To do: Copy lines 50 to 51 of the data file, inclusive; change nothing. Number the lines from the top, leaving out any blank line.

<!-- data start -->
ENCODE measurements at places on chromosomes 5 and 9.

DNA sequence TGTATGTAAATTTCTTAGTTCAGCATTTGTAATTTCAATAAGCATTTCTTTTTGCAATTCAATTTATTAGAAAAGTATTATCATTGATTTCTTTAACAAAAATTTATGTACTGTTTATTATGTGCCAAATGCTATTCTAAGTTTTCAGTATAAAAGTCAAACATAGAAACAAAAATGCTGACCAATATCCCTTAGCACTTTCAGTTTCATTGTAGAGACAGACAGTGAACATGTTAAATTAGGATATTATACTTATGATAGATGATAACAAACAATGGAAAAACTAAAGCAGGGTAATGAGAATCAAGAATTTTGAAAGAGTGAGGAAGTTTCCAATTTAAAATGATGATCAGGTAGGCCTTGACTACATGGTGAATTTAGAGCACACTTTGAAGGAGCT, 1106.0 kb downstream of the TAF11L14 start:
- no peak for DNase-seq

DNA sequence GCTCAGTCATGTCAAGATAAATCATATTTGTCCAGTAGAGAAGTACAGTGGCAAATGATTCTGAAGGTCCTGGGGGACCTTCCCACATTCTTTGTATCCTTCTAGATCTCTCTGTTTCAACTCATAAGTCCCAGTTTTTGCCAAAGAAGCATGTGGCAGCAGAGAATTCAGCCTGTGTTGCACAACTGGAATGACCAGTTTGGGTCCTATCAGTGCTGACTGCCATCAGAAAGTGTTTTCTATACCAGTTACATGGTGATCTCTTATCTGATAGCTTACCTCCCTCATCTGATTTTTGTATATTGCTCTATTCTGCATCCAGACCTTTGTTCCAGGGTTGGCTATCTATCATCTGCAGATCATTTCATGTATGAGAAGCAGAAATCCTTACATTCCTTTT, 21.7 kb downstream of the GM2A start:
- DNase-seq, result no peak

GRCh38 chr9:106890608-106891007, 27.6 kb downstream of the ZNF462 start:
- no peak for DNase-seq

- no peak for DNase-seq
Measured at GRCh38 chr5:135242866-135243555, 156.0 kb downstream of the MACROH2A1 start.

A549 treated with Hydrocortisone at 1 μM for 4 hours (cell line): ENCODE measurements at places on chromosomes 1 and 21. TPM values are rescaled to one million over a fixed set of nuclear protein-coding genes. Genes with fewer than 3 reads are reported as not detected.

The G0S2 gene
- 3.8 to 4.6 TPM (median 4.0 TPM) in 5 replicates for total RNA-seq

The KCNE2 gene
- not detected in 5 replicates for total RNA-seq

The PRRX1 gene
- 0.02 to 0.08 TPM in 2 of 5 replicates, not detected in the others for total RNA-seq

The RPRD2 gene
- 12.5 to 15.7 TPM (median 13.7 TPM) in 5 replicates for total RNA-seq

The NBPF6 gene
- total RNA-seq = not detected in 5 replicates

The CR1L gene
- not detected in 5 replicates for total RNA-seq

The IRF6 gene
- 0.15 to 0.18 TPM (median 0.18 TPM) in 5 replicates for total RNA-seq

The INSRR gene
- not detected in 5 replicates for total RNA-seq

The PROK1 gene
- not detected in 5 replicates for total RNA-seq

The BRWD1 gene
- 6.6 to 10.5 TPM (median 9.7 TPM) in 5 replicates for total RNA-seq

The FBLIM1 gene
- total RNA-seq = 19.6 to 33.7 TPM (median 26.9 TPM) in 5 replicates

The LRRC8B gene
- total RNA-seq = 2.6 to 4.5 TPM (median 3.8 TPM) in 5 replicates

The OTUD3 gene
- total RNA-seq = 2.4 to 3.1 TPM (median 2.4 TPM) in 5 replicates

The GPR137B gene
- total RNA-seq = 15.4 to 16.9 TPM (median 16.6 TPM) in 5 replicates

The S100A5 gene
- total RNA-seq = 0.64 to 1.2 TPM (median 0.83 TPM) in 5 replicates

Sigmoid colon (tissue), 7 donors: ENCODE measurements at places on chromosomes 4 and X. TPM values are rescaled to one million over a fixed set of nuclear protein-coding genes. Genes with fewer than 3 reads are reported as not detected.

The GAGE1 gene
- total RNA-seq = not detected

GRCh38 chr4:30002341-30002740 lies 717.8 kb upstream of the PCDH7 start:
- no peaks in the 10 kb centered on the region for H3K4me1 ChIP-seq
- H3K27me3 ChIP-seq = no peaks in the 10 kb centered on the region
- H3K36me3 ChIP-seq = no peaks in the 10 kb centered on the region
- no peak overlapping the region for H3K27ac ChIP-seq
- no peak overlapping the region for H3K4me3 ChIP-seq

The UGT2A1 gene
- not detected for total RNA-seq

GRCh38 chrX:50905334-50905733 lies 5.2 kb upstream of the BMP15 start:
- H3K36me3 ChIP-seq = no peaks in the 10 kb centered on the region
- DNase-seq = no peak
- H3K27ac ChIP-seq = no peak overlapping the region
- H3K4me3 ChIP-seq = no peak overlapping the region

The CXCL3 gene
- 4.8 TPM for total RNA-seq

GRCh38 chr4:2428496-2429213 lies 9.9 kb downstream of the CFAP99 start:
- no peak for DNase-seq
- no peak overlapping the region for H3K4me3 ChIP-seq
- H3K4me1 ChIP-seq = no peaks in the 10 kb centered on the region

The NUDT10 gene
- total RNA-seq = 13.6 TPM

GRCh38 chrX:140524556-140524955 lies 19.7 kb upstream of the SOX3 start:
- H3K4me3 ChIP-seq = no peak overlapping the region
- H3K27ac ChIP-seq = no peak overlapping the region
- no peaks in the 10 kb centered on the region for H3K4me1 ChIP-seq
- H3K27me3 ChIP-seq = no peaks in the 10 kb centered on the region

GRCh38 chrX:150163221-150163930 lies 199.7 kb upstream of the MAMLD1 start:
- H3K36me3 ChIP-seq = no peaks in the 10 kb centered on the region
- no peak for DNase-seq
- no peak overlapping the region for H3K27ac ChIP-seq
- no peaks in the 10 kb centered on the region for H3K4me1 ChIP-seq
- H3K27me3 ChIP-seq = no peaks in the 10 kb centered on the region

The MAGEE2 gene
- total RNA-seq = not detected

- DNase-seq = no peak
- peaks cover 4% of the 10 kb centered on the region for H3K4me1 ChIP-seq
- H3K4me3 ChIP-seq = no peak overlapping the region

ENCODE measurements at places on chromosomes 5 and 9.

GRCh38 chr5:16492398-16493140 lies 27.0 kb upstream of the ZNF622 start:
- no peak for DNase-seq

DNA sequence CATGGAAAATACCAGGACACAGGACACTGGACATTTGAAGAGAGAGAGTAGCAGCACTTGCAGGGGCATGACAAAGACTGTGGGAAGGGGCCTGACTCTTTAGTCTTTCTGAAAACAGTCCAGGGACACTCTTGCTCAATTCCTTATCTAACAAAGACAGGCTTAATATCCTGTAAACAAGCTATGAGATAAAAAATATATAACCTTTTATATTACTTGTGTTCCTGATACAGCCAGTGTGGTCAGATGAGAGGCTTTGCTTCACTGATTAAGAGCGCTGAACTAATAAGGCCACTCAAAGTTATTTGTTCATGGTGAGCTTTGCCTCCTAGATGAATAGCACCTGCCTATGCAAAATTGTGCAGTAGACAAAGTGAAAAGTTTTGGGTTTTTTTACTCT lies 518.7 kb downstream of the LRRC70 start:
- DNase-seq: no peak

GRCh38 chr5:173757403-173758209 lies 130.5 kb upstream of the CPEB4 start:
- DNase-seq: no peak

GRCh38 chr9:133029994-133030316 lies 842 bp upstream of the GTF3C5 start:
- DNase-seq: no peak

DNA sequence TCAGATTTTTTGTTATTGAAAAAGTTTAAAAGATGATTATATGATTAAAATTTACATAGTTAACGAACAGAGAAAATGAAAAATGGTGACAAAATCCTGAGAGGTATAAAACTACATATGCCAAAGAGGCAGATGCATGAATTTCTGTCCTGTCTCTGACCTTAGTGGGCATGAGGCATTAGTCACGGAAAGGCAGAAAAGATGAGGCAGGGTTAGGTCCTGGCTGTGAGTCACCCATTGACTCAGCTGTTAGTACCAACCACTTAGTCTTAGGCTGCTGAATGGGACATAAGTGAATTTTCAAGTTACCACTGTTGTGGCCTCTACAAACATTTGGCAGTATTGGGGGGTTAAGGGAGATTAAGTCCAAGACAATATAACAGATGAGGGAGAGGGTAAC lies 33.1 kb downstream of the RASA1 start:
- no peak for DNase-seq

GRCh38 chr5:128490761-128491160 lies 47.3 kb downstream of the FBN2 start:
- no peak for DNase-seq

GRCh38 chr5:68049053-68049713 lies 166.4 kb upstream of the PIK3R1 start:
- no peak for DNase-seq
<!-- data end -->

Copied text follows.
The UGT2A1 gene
- not detected for total RNA-seq